This is not a virus warning, this is likely a malware attack, perhaps even ransomware!
How do you protect yourself?
Of course every computer on your network needs antivirus, but it is much more than that. In an environment with many computers, which includes all rural hospitals and many other rural providers, it can be difficult to manage all of the updates without central management of the antivirus software. Further, antivirus software will only stop so many threats. Some will get through even with a well-managed antivirus package running, it just depends on how well the users are trained and aware that they are targets!
That message that says “your computer is infected, click here to repair it” might as well say “feel free to click this and we will charge you money to get your data back” because that is one of the likely results. All organizations, including rural health care facilities, need to protect themselves in several ways:
The best intentions and efforts to protect your facility do not mean you won’t get caught by one of these nasty programs! Ransomware in particular seems to be showing up everywhere, and you have to be ready to respond when it does happen (see that mention of “incident response team”? That’s important!)
What if you are a victim of ransomware?
Many rural hospitals and clinics have been hit by ransomware in the last year. CMS and the Office of Civil Rights (OCR) have determined that if Protected Health Information (PHI) has been encrypted then it has been “acquired”. That is a key term! “Acquired” means that it is considered a data breach under HIPAA and needs to be reported.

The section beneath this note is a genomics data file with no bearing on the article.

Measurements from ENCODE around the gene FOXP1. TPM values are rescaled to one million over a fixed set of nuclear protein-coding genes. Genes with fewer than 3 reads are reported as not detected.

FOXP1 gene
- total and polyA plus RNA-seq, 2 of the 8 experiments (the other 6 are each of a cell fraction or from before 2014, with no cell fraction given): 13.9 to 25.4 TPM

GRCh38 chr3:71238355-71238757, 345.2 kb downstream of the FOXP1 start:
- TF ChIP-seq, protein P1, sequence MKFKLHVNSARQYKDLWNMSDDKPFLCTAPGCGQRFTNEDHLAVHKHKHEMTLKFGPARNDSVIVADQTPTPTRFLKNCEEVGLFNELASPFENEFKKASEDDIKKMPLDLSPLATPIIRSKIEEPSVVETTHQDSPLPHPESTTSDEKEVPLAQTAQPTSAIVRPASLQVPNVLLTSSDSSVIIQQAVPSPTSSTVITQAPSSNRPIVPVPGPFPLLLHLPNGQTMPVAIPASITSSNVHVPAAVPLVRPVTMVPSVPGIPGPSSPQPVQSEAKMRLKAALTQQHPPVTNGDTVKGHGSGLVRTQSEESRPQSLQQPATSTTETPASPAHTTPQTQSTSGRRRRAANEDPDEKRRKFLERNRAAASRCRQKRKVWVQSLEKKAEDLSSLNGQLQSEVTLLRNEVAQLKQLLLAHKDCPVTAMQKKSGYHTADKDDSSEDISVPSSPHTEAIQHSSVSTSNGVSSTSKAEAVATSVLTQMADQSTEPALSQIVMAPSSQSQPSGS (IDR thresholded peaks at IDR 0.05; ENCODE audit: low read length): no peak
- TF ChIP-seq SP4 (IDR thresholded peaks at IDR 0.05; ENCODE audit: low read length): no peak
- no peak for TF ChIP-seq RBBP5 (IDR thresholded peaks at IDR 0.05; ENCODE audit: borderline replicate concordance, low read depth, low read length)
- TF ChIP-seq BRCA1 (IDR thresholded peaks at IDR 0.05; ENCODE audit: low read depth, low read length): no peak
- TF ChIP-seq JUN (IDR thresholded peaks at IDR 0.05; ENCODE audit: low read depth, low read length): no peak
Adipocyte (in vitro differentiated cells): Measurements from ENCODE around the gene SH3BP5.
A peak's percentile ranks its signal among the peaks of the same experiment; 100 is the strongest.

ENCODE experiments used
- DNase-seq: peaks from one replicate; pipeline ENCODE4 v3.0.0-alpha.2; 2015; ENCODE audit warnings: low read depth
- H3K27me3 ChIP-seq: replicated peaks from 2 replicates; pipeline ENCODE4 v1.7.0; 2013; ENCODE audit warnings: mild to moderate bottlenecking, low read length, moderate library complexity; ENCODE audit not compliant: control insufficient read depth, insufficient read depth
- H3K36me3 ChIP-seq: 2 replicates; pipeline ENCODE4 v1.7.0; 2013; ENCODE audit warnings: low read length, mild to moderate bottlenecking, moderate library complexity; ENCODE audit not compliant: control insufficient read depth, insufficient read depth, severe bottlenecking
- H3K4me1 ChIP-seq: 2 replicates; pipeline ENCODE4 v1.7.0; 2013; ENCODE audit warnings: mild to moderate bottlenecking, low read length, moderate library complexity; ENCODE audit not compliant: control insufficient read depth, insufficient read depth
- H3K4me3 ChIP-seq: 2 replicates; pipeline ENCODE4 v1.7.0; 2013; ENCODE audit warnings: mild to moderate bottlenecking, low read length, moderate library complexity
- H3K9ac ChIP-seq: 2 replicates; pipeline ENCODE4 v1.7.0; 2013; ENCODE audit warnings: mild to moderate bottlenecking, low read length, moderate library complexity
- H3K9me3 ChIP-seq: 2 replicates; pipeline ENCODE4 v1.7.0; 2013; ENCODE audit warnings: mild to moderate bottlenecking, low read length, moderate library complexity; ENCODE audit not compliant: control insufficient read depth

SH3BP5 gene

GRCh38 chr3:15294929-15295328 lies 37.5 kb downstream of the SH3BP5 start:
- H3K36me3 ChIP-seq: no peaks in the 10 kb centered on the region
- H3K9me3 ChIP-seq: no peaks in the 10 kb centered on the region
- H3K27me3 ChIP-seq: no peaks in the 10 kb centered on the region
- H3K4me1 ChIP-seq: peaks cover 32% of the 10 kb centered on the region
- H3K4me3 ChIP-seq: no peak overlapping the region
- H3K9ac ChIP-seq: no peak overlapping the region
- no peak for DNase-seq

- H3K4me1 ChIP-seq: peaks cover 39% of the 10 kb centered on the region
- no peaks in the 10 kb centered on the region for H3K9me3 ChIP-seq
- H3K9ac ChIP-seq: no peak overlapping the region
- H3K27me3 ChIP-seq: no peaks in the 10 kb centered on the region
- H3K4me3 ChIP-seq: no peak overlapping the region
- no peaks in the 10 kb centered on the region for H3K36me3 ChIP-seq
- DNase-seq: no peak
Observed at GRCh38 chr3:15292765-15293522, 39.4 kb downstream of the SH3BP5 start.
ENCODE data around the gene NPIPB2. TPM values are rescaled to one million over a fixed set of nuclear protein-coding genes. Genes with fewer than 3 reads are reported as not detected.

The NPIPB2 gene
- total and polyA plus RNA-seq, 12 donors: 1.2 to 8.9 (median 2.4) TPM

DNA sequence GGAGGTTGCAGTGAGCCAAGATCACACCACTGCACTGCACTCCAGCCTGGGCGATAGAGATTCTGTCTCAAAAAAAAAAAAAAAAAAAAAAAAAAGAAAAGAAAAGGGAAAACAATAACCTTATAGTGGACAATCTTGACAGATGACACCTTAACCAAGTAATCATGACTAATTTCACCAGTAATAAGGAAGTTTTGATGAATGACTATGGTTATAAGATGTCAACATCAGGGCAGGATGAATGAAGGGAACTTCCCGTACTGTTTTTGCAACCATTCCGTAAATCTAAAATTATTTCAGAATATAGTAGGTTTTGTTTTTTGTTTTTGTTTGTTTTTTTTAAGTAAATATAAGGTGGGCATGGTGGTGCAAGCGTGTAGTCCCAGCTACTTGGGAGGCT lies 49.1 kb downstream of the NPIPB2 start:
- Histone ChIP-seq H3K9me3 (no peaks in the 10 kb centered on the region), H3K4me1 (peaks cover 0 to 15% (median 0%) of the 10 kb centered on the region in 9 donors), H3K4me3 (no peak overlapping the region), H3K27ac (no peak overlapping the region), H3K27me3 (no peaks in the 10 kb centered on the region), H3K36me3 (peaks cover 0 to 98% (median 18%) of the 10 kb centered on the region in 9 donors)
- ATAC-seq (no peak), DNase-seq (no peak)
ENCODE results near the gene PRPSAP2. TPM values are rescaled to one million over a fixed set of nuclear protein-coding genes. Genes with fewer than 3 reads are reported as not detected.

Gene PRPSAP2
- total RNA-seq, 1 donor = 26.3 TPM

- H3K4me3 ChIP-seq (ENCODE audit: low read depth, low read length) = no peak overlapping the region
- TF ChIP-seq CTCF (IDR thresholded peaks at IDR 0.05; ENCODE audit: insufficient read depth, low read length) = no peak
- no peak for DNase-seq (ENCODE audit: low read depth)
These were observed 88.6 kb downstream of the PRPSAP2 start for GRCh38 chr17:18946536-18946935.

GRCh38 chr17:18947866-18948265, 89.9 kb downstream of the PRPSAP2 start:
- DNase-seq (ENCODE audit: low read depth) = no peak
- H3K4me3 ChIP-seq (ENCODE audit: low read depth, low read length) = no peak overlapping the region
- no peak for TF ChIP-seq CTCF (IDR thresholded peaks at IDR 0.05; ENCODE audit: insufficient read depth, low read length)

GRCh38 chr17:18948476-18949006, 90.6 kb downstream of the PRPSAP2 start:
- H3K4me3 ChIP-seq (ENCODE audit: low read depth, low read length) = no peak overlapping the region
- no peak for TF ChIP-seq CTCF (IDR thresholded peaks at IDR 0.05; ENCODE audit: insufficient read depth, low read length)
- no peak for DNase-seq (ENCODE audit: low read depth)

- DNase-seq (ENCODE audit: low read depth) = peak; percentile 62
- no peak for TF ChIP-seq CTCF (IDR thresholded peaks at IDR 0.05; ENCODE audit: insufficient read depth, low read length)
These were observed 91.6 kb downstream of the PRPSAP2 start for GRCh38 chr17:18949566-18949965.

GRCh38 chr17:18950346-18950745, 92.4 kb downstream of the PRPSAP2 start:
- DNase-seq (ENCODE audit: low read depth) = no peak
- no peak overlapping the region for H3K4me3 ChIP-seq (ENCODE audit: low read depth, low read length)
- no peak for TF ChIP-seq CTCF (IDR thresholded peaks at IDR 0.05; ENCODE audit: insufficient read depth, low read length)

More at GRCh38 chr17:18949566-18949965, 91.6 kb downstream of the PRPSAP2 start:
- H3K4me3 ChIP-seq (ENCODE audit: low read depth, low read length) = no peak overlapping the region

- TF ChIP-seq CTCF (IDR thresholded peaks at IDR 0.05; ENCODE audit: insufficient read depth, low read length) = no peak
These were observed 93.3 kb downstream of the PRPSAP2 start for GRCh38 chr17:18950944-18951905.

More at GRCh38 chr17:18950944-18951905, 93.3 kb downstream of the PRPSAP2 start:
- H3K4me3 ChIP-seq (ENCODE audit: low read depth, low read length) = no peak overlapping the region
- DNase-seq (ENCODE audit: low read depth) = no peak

Do you pay the ransom or not? Either way you will need to report the data breach and offer identity theft protection services to the patients affected, so it becomes a question of cost-benefit analysis. If the ransom is low enough, it may be less expensive than doing a full restore of the data (you do have good, well-tested backups, right?). Even if you pay there is no guarantee that the data-kidnapper will release the data. Now that you have agreed to pay, why wouldn’t you pay a little more? For these reasons most experts feel you should not pay. Estimate what the costs in time, money, patient safety, and other factors are before making the decision to pay the ransom or restore the data.
Rural IT leaders and others need to be aware of the risks that malware presents and understand how to mitigate those risks. The HIPAA regulations provide good practices, like risk assessment and incident response teams, that will protect your network but they need to be put in place. It is very hard in a rural setting to get everything done, particularly when most CAHs and RHCs have limited staff. It is necessary in most cases to use outside experts, at least to some extent. Talk about these threats with your end users and leaders, because they are the front lines in safeguarding your precious PHI!
Fact Sheet: Ransomware and HIPAA
Health IT Playbook
The National Rural Health Resource Center (The Center) is a nonprofit organization dedicated to sustaining and improving health care in rural communities. Rural Health Innovations, LLC is a subsidiary of the National Rural Health Resource Center.